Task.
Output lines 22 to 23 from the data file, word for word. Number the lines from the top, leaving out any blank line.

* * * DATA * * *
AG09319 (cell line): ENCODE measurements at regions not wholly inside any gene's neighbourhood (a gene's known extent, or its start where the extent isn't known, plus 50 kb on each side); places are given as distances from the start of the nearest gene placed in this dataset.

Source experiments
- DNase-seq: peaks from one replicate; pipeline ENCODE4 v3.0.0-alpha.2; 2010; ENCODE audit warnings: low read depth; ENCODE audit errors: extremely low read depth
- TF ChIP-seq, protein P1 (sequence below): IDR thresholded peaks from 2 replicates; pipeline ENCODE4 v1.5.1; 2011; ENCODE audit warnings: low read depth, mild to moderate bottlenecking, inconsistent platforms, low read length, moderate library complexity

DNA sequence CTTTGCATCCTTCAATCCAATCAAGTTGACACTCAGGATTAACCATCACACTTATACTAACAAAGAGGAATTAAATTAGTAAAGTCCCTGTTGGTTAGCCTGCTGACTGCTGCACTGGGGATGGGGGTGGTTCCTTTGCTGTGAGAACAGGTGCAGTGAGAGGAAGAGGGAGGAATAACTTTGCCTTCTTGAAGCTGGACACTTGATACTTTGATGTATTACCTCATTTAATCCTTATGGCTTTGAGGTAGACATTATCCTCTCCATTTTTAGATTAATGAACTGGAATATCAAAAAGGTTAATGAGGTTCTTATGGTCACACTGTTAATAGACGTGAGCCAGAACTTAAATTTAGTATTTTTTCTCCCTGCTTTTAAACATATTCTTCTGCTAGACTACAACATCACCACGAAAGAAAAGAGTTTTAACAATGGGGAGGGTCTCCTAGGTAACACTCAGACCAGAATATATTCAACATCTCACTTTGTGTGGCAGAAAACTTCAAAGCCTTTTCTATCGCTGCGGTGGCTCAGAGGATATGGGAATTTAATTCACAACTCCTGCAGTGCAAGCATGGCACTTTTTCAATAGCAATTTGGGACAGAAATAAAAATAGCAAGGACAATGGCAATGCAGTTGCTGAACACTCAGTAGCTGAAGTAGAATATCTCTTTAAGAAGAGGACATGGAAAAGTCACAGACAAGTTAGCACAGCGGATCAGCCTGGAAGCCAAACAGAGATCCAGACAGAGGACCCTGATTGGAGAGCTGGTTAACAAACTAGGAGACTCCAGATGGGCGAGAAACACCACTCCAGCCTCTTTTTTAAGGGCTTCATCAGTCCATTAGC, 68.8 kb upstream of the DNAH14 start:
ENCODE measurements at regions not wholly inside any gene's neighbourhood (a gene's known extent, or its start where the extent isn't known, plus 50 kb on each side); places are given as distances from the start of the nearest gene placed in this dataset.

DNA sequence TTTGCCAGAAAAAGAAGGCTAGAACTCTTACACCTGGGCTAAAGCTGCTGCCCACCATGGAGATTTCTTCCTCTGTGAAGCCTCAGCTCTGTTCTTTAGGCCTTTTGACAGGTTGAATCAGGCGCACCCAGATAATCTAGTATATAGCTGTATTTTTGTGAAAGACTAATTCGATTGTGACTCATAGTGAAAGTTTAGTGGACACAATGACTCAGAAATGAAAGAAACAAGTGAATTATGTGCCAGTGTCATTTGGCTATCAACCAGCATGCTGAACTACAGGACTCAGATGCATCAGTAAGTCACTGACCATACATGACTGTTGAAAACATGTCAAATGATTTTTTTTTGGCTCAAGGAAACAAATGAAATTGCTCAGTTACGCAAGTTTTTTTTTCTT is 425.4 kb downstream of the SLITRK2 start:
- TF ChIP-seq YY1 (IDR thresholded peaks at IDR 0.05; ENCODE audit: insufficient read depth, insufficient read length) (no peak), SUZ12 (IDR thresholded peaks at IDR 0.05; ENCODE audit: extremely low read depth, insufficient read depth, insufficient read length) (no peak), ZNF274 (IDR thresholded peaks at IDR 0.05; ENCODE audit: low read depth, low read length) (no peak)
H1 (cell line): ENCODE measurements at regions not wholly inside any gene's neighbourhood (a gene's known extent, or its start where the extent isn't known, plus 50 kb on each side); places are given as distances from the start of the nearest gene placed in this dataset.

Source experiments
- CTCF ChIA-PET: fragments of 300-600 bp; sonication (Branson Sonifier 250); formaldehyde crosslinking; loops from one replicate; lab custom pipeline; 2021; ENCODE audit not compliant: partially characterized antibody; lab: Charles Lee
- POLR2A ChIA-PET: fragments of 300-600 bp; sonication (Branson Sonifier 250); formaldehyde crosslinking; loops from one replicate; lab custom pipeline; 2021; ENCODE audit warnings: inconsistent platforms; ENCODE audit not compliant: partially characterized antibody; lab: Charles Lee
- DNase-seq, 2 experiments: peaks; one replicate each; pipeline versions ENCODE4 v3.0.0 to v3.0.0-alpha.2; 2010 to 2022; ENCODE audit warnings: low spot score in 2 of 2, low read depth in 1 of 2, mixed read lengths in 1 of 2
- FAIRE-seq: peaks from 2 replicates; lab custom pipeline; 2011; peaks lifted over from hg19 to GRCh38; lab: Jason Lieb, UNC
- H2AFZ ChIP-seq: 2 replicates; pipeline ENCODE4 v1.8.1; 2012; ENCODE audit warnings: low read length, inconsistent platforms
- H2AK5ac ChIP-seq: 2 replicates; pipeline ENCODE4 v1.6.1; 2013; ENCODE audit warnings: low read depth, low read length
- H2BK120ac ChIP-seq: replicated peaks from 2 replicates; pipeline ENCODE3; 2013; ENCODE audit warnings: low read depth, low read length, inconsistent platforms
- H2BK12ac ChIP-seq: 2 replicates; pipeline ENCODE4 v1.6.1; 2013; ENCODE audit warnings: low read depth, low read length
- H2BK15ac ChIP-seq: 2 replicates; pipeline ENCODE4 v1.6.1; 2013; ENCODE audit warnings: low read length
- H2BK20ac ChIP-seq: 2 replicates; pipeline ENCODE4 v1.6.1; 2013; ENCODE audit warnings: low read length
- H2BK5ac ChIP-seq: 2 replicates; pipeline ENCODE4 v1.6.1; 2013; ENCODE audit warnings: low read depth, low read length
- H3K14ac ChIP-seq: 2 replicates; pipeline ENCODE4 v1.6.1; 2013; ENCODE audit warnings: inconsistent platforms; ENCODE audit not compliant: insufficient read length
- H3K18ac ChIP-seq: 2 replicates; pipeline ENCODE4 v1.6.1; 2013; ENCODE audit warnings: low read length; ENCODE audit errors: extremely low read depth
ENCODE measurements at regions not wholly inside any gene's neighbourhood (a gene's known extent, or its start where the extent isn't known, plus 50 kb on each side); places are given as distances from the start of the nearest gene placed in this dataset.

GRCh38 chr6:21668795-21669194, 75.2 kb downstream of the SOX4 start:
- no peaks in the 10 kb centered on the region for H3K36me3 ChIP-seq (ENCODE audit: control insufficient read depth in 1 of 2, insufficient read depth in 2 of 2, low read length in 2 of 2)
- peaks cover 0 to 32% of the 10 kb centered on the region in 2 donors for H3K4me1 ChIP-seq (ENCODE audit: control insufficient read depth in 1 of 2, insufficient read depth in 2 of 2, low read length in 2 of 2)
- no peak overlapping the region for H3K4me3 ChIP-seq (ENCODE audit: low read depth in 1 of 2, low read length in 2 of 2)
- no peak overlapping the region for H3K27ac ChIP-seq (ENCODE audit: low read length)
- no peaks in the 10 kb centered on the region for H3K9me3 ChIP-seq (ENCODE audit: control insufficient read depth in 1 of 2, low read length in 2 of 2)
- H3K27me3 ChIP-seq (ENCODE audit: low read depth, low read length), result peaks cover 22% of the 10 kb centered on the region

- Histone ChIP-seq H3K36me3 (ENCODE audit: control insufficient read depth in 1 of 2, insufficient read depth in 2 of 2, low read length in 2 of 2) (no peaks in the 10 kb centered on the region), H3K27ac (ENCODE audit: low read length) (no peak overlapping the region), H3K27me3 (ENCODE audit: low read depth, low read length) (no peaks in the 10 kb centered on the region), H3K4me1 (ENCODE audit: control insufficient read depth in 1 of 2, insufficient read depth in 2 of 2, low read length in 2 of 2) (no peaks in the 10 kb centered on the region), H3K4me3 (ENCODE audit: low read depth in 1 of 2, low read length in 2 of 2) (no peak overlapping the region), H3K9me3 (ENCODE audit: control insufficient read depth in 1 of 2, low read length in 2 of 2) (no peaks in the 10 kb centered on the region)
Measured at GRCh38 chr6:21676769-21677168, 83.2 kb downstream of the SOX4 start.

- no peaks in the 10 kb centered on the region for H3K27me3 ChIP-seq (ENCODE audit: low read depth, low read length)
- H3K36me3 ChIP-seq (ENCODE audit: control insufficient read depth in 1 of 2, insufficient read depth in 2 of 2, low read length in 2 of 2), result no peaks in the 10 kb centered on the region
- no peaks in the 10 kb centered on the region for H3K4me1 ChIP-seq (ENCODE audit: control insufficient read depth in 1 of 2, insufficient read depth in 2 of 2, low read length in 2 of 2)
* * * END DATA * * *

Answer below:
- H3K14ac ChIP-seq: 2 replicates; pipeline ENCODE4 v1.6.1; 2013; ENCODE audit warnings: inconsistent platforms; ENCODE audit not compliant: insufficient read length
- H3K18ac ChIP-seq: 2 replicates; pipeline ENCODE4 v1.6.1; 2013; ENCODE audit warnings: low read length; ENCODE audit errors: extremely low read depth